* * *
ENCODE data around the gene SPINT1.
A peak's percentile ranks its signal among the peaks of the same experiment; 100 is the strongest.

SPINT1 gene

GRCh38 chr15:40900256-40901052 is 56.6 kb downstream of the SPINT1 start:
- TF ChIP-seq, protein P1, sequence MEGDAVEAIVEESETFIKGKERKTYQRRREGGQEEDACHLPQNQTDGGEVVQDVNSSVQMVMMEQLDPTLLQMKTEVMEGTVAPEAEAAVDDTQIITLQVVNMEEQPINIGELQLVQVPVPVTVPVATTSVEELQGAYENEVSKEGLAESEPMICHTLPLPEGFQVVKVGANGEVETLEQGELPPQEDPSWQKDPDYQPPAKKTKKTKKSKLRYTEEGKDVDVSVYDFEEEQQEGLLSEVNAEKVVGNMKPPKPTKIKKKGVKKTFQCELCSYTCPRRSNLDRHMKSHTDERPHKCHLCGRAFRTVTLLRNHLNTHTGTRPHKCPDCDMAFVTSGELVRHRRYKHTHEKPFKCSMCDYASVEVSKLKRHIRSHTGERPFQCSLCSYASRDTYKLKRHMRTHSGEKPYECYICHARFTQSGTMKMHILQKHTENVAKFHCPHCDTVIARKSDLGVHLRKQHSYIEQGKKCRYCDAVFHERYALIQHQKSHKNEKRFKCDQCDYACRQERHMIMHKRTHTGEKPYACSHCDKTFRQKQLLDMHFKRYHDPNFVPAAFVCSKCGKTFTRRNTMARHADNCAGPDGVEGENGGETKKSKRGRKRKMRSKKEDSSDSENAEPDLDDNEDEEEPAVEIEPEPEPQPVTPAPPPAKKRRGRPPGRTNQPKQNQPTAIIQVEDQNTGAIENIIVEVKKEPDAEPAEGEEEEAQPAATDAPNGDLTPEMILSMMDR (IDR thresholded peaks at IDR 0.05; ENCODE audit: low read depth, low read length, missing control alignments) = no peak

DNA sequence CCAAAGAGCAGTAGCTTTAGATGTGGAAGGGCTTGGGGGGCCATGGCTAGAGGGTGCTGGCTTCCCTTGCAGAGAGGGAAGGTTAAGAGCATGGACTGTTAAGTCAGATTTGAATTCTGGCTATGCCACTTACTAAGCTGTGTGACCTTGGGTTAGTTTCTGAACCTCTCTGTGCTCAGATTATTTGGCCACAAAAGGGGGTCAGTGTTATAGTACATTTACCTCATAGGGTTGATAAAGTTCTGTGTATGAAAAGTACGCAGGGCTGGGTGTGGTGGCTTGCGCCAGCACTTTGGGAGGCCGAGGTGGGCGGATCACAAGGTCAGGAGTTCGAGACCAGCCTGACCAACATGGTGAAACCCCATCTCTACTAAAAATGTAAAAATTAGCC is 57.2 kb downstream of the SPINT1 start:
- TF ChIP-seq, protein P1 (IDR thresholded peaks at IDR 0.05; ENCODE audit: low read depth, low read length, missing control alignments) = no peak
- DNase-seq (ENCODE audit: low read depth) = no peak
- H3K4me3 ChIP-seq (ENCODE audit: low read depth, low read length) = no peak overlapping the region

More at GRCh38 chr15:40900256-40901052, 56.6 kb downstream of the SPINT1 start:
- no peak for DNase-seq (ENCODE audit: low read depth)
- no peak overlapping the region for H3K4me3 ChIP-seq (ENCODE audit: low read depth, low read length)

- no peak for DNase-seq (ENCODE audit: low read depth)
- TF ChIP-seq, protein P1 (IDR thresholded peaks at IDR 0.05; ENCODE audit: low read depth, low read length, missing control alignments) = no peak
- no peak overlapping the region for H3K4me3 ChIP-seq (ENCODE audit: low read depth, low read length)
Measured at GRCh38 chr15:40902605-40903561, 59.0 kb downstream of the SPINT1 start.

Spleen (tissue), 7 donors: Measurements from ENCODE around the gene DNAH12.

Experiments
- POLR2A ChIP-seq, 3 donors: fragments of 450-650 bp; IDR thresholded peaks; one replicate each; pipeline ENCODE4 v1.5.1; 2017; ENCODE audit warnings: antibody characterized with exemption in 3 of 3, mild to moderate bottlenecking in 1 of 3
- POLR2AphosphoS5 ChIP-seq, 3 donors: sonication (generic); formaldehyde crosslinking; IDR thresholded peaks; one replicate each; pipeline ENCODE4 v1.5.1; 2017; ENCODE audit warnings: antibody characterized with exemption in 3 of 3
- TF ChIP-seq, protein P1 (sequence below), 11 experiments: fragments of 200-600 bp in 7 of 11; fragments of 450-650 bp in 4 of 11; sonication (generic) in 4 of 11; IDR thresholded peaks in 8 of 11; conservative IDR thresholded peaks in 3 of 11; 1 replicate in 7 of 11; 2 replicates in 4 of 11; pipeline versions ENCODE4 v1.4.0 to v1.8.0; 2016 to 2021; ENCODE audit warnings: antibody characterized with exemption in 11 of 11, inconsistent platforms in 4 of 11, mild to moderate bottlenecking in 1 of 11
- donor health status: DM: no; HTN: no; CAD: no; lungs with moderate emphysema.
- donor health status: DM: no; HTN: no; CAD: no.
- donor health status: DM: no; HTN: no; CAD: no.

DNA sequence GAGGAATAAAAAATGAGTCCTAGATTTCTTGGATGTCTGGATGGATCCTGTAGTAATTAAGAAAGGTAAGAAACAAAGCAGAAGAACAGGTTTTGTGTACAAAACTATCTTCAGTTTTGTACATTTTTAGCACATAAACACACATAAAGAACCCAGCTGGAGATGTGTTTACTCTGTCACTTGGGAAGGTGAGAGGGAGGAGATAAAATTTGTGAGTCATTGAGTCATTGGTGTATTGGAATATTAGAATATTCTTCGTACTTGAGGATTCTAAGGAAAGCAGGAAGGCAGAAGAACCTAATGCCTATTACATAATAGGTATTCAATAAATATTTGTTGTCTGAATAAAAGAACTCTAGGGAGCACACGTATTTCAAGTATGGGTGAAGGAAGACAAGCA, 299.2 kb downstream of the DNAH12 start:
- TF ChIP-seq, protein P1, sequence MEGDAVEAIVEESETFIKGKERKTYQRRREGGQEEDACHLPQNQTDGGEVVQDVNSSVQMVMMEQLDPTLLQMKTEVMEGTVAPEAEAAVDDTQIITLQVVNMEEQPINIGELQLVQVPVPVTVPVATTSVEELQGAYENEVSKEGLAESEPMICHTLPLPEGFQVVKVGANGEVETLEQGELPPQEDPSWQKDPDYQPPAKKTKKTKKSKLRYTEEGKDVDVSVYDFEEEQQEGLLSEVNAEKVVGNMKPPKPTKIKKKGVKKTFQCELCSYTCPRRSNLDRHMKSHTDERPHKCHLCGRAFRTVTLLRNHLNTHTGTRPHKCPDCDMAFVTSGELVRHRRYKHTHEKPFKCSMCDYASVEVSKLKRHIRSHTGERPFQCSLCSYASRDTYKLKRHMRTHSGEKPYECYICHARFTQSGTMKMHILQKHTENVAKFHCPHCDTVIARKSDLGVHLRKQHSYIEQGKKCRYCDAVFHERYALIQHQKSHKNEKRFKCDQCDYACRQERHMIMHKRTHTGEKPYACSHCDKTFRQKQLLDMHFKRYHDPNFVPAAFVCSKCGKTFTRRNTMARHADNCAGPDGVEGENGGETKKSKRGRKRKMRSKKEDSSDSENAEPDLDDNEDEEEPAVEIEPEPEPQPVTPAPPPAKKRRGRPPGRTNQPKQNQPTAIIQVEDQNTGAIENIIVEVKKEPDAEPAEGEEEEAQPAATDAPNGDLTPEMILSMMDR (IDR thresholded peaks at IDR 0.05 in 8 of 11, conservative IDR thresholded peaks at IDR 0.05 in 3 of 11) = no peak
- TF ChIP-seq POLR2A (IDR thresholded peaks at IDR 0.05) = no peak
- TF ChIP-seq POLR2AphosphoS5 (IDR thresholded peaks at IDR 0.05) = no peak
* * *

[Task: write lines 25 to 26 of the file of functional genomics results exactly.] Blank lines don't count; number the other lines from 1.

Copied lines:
DNA sequence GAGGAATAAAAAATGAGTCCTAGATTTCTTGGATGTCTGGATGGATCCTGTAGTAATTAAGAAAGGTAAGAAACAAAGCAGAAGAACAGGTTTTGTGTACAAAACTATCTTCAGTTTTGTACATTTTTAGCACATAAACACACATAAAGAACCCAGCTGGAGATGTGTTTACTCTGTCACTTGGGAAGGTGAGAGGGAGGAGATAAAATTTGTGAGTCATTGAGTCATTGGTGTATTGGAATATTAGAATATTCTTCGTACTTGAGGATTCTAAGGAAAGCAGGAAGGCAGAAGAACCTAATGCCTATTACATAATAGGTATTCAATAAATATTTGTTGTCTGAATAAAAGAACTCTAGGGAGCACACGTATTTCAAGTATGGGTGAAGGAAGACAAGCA, 299.2 kb downstream of the DNAH12 start:
- TF ChIP-seq, protein P1, sequence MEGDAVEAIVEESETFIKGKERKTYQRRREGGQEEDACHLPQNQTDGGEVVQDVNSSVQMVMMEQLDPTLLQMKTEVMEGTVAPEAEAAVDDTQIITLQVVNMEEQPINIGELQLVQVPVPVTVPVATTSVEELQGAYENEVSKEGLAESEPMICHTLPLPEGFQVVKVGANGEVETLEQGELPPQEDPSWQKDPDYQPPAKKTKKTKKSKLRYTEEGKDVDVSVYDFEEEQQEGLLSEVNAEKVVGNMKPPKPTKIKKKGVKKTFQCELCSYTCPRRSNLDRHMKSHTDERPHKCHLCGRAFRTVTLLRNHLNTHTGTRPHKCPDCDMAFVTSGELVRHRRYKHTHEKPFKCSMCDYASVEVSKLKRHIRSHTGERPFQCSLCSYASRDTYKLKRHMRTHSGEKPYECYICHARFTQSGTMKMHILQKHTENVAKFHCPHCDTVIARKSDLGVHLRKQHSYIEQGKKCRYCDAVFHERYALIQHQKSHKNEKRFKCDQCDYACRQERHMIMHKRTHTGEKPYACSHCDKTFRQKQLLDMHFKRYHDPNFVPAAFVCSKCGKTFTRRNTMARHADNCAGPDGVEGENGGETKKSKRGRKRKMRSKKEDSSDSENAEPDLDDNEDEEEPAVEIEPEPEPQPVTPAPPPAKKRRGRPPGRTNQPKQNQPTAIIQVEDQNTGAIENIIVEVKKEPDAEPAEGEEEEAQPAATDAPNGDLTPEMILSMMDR (IDR thresholded peaks at IDR 0.05 in 8 of 11, conservative IDR thresholded peaks at IDR 0.05 in 3 of 11) = no peak